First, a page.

Japan has decided to discontinue its 40-year official development assistance projects for China, Foreign Minister Taro Kono told a news conference on Tuesday, as the need for the aid has receded since China’s economy becoming the world’s second largest.
As the two countries marked the 40th anniversary of a bilateral peace and friendship treaty on the same day, it was revealed that Japan will instead propose a new joint initiative for Asia’s two biggest economies to help build infrastructure in developing nations.
At a news conference earlier in the day, Chief Cabinet Secretary Yoshihide Suga said Japan’s ODA for China since 1979 has “fulfilled its role” given the economic growth and progress in the development of technology in the country.
During that period, China’s economy outpaced Japan’s to take the No. 2 spot behind the United States.
Prime Minister Shinzo Abe is expected to propose these plans during his talks with Chinese Premier Li Keqiang on Friday in Beijing, according to the sources.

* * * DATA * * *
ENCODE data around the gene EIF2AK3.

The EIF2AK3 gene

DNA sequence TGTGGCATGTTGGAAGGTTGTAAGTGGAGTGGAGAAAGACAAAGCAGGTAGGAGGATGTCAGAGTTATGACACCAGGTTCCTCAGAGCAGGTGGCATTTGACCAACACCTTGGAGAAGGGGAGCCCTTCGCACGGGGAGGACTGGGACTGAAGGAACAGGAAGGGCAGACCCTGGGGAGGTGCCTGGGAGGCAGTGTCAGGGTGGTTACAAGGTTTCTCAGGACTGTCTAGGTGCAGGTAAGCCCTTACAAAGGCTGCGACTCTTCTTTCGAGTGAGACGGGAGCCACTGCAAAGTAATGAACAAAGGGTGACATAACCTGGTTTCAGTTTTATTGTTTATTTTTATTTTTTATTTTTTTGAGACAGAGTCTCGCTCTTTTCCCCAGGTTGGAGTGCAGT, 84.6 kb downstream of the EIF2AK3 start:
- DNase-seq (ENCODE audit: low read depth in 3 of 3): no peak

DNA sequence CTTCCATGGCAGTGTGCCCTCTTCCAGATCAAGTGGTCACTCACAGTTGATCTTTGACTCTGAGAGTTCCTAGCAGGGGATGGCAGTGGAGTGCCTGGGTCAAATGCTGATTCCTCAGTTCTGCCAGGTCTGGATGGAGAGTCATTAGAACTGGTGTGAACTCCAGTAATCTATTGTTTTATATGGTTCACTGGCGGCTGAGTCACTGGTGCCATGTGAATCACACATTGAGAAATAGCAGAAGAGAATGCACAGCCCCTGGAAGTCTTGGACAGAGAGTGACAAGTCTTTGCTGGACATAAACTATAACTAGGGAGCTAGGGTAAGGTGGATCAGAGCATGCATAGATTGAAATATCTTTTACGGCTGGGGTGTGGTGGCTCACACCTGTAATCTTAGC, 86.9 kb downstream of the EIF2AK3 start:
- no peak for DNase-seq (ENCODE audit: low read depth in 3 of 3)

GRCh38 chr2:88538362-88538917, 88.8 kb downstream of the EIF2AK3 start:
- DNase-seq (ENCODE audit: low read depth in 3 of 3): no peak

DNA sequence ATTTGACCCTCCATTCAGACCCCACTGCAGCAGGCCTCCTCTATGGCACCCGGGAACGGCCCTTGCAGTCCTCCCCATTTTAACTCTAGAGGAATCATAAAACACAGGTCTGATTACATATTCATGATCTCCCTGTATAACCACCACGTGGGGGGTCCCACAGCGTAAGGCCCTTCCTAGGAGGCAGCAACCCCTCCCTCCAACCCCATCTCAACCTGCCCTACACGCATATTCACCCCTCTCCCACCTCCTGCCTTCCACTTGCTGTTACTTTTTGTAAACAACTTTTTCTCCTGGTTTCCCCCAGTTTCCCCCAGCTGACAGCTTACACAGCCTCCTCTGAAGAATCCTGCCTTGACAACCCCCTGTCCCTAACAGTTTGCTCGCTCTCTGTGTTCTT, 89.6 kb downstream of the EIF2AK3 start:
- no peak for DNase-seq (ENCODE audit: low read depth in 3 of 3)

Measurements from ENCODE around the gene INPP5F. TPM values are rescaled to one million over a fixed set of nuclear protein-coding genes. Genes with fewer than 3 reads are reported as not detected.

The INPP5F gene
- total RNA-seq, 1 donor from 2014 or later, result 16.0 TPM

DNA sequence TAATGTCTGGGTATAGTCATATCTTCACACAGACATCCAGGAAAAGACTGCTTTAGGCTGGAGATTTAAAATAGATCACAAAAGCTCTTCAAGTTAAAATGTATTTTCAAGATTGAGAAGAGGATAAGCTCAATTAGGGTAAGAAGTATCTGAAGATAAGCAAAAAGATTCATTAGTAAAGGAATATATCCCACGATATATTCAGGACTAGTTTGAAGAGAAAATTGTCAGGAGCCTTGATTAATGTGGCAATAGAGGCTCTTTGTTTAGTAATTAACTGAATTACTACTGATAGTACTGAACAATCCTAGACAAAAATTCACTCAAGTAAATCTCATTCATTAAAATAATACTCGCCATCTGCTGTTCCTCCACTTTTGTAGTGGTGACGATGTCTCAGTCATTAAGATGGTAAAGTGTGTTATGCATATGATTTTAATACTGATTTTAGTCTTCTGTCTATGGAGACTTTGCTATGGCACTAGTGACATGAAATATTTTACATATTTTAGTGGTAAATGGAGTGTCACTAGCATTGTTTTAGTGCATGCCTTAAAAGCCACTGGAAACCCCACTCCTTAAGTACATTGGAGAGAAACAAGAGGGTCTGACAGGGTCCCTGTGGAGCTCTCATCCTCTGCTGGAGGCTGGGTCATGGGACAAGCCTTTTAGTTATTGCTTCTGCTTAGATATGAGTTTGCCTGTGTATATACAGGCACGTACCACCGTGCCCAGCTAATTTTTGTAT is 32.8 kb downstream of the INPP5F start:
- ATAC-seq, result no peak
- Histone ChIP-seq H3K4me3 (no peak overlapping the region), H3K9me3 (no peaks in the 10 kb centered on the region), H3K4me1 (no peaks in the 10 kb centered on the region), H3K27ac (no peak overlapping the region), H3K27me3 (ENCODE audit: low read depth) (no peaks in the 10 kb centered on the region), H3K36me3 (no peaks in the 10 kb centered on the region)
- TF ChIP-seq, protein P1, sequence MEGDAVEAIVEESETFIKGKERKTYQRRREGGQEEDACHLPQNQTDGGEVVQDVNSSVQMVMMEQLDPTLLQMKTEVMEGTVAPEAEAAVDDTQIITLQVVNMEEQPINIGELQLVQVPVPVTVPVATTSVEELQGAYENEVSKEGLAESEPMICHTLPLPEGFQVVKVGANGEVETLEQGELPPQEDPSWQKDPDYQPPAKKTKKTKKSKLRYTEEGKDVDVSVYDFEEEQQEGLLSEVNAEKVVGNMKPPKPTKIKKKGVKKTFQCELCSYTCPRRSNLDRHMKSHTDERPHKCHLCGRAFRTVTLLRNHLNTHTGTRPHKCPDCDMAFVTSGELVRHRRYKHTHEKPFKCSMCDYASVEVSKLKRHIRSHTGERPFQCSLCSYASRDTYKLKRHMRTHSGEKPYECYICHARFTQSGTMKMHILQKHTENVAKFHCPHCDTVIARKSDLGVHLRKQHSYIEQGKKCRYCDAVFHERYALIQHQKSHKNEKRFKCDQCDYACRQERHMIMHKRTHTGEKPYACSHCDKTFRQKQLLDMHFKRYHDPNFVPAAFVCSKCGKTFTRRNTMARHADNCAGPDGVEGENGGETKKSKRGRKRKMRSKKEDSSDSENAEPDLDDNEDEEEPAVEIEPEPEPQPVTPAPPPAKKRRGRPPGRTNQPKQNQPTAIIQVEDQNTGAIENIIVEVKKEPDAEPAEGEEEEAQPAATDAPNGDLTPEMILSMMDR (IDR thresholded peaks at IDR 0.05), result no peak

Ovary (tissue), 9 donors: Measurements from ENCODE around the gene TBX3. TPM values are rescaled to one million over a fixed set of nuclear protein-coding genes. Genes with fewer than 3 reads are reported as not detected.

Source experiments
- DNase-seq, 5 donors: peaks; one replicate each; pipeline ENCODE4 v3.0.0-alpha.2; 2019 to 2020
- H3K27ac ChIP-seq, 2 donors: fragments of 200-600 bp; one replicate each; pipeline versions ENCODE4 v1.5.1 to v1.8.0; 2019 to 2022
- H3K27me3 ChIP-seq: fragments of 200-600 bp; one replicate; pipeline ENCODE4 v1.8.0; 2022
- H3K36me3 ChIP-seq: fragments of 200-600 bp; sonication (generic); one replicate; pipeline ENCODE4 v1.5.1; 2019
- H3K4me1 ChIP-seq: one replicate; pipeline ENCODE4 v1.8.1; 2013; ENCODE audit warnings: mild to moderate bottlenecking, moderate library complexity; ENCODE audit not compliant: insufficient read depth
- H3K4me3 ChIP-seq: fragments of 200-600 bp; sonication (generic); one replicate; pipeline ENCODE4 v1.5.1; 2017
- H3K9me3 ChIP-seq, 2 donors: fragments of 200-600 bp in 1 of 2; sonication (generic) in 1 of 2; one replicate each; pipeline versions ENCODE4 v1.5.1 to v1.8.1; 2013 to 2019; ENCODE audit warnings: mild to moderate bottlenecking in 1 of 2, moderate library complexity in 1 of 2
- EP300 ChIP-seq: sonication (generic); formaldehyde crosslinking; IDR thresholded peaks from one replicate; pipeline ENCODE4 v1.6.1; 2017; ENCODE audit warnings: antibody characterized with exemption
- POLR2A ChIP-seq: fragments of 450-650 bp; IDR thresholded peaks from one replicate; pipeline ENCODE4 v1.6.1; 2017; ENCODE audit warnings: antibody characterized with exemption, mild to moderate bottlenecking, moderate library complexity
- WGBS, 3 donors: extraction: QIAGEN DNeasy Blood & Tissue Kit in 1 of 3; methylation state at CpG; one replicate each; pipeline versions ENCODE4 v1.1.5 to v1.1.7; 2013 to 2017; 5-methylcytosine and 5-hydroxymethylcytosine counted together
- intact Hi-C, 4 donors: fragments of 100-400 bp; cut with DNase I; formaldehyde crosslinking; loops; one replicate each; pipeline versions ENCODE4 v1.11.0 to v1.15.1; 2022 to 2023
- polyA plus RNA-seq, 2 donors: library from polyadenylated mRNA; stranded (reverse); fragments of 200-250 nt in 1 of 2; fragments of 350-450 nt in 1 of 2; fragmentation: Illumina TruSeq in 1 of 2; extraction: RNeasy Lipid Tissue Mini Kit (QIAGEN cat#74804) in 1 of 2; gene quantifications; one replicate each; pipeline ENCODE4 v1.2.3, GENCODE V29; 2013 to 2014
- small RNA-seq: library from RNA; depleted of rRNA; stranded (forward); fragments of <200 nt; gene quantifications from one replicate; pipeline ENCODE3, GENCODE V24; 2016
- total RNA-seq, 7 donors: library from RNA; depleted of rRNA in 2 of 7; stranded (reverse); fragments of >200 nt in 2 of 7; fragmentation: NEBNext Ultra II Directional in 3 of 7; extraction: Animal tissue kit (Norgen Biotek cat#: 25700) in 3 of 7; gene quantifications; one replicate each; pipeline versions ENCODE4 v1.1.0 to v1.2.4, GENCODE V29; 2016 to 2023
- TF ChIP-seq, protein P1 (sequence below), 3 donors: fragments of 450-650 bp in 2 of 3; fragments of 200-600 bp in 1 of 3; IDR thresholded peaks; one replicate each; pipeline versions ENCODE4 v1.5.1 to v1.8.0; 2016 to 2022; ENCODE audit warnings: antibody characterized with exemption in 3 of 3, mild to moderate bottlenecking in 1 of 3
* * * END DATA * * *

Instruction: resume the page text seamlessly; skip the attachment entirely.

Japan has provided China with assistance totaling ¥3.65 trillion ($32.4 billion) for infrastructure, humanitarian support and environmental protection.
Tokyo stopped giving low-interest loans — a major part of its assistance program for Beijing — in fiscal 2007, while it has continued providing financial aid for relatively small projects such as those to cope with air pollution and infectious disease.
Japan has been a major donor of funds, especially to developing nations in the Asia-Pacific region, since the start of the overall initiative in 1954, and it helped open the China-Japan Friendship Hospital in Beijing in 1984, among other major projects under its programs.
Questions have been growing over whether it is appropriate to keep providing ODA to such a large economic power. “Terminating the ODA to China is long overdue,” a senior official at the Foreign Ministry said.
The Japanese government now plans to launch a new framework with China to study ways to cooperate in helping developing nations, the sources said.
Abe is scheduled to pay a three-day visit to China from Thursday to hold summit talks with Li and President Xi Jinping in a sign of improving bilateral ties.
It will be Abe’s first visit to China to primarily discuss bilateral issues, rather than attend international meetings, since he returned to power in late 2012.
IN FIVE EASY PIECES WITH TAKE 5